Strack & Van Til and WiseWay grocery chains are pledging to stop using the item, which is actually called lean finely textured beef, in response to numerous consumer concerns about the product. They will become part of a list of stores that have enacted similar measures, including Meijer, Kroger, Aldi, and Costco.
The Food and Drug Administration, as well as the United States Department of Agriculture, has vouched for the safety of the product. Its usage has been commonplace for years, but opponents think that its existence is a textbook example of unappetizing industrialization of food production.
The aforementioned chains Strack & Van Til and WiseWay have said that their decision wasn’t the result of a recall, but rather numerous customers coming into the store to complain or calling to voice their concerns. Spokespersons for those companies have stated that the remaining inventory of the lean finely textured beef will only last for a couple more days, at which point it will be phased out entirely. They have estimated that costs might initially be higher but that things will settle down over time.
As a personal injury lawyer in San Diego, I can understand a consumer’s concern with a product that has a moniker like “pink slime.” However, we’ve always prided ourselves on innocent until proven guilty in America, and as a Bakersfield personal injury attorney, I think more research will need to be done before rash conclusions are reached.
In many states, it’s necessary for convicted drunk drivers to have ignition interlock devices installed in their cars. These devices require persons to blow into a tube that can detect the presence of alcohol on their breath. But lawmakers are looking to explore whether these items should become a requirement in all vehicles.
The federal transportation bill put forth by the Senate contains a stipulation that $24 million be awarded to research into technology that can detect the presence of an inebriated driver. That’s in addition to $10 million already invested. Such monetary sums show that lawmakers are serious about figuring out whether they could mandate that vehicles come prepackaged with interlock devices.
A host of issues could potentially complicate things however. Groups such as the American Beverage Institute believe that the devices will unnecessarily punish those persons who simply chose to have a drink or two at dinner, as the devices will likely be set to detect alcohol amounts beneath the legal limit.
Another issue involves the potential for failure. With any electronic device, there’s bound to be a certain number of mistakes. Without a 100% rate of accuracy, there will be instances where sober persons aren’t able to start their car.
It will be interesting to see if the bill can rise past the objections. I will be paying close attention to this story as a San Diego car accident attorney. In the meantime, I simply request as a personal injury lawyer in San Diego that everyone behave within their limits when consuming alcoholic beverages and to certainly not get behind the wheel.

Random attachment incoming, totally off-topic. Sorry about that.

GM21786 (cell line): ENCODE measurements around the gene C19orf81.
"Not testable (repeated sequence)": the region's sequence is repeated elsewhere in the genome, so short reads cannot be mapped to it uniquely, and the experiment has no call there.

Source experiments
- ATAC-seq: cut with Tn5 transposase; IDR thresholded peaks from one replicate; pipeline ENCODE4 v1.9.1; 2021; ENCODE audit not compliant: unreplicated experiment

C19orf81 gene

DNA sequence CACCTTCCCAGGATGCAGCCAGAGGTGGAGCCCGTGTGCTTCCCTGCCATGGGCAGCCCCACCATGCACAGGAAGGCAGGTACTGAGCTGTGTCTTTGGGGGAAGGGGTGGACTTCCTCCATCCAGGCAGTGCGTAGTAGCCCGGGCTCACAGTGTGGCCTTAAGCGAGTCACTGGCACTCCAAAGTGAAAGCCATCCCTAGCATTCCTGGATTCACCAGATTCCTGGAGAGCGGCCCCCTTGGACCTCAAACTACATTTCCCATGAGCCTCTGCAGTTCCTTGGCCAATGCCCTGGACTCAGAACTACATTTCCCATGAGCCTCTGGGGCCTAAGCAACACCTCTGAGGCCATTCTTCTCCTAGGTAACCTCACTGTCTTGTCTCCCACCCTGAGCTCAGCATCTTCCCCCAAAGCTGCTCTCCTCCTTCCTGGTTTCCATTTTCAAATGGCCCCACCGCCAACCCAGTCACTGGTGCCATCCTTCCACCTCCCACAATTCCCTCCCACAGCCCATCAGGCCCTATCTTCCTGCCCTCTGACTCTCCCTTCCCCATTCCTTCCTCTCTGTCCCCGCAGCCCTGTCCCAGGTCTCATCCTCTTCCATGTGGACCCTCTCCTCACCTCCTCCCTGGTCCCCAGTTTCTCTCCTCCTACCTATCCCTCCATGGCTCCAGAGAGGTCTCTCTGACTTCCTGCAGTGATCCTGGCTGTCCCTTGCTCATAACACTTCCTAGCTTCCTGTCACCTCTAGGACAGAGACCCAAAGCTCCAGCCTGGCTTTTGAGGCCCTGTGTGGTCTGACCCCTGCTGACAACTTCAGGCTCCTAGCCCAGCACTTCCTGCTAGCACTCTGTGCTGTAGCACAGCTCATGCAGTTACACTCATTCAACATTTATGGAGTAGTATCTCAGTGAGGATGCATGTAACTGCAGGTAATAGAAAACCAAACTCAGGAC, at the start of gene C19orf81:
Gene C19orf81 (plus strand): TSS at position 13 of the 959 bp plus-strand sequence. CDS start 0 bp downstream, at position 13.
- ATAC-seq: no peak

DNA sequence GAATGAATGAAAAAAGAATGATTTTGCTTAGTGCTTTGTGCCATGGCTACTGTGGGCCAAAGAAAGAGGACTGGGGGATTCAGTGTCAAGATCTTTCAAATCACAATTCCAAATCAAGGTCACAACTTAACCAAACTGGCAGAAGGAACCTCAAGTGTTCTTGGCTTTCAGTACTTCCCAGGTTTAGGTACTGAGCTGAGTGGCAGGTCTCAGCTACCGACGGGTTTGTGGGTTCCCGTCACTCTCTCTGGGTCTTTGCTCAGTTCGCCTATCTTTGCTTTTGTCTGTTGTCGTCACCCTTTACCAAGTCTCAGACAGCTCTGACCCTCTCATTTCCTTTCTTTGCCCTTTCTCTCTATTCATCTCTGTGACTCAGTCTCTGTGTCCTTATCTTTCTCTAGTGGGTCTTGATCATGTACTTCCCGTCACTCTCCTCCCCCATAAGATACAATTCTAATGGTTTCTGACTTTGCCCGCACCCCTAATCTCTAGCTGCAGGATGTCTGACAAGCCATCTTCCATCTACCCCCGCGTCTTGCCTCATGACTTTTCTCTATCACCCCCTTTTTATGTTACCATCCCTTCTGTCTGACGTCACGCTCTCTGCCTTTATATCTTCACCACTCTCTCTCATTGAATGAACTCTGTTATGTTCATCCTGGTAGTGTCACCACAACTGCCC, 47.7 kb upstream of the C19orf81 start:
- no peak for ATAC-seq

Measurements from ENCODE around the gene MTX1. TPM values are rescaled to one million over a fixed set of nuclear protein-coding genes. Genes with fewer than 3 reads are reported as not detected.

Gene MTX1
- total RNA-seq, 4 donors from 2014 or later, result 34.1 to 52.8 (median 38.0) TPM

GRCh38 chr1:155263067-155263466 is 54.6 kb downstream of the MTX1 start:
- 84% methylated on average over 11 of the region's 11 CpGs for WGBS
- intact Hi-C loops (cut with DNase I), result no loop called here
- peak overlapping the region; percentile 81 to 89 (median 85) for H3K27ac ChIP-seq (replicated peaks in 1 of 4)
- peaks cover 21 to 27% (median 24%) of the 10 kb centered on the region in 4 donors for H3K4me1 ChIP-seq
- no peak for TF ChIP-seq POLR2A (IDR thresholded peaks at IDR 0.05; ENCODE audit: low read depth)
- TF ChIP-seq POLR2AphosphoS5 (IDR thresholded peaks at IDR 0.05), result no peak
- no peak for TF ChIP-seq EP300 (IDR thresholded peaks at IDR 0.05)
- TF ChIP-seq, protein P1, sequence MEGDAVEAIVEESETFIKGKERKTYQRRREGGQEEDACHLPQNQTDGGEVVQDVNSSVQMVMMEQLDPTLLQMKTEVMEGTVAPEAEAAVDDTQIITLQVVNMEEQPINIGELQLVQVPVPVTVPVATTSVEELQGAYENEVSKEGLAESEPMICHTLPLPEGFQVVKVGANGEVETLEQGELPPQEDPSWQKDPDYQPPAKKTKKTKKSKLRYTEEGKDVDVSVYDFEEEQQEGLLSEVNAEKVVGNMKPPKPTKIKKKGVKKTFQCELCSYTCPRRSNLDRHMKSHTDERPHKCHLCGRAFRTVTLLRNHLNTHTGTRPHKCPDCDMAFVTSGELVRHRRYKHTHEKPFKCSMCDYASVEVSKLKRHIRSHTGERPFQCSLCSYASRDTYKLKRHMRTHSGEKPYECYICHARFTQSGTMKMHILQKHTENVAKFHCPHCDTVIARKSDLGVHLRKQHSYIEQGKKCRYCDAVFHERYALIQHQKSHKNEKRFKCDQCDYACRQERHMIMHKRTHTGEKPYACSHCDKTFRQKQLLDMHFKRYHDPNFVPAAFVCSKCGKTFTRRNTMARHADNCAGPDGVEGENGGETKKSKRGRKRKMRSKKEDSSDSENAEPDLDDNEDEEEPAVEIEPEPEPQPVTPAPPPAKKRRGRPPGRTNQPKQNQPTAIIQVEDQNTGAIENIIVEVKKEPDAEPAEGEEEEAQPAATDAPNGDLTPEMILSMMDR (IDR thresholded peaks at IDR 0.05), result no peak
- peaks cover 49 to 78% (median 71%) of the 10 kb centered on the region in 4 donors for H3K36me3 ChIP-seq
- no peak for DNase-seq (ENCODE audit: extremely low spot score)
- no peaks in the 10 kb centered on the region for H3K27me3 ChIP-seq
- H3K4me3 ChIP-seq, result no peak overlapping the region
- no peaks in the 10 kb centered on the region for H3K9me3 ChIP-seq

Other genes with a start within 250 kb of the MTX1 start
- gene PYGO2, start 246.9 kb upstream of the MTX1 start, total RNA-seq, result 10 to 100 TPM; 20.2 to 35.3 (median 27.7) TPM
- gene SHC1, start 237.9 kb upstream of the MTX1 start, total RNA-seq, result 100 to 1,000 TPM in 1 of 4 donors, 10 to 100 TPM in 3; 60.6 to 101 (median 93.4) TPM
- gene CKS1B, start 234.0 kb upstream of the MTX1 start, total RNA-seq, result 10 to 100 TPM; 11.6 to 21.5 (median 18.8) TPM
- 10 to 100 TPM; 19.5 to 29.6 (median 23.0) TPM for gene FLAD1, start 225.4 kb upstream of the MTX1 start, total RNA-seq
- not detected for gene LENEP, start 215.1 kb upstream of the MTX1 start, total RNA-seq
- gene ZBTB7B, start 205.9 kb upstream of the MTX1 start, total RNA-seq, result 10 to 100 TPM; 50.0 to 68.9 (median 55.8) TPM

Car technology continues to improve in a bid to keep motorists safe.
The 2013 Cadillac XTS, a full size sedan, will debut next month with a first of its kind safety feature: a safety seat. This technology has been designed to better alert the driver of a vehicle when an accident is about to occur.
Here’s how it works: when the vehicle senses that an accident is in the offing, the seat will vibrate much like a cell phone. But it goes a step farther than just simple vibration. If the threat is happening off to your right, then the seat will vibrate on your right side. When it appears that an accident is almost certain, then the entire seat will shake and the dashboard will blink at the driver.
After its debut on the XTS, the technology is scheduled to roll out on the company’s ATS and SRX vehicles later this year.
Eventually, drivers will be able to choose from two systems. The first is called Driver Awareness, which provides the vehicle operator with the aforementioned alerts. The second system, which is scheduled to come out in the fall, is called Driver Assist. If drivers choose to utilize a vehicle with this function, the car will take its own evasive action, such as braking or accelerating.
As a San Diego car accident lawyer, I can see that we’re living in a brave new world of car technology. I only hope as a personal injury lawyer in San Diego that such technology becomes pervasive enough for everyone to be able to benefit from it.
This week, Pennsylvania became the latest state to put forth a law that makes it illegal to text while driving. And now another state is lining up to do that very same thing.
The South Carolina House of Representatives voted 93-15 to make texting while behind the wheel a crime that carries a fine of $100. If the car is in motion, the texting is considered a primary offense, but it won’t be against the law to text while the vehicle is stationary.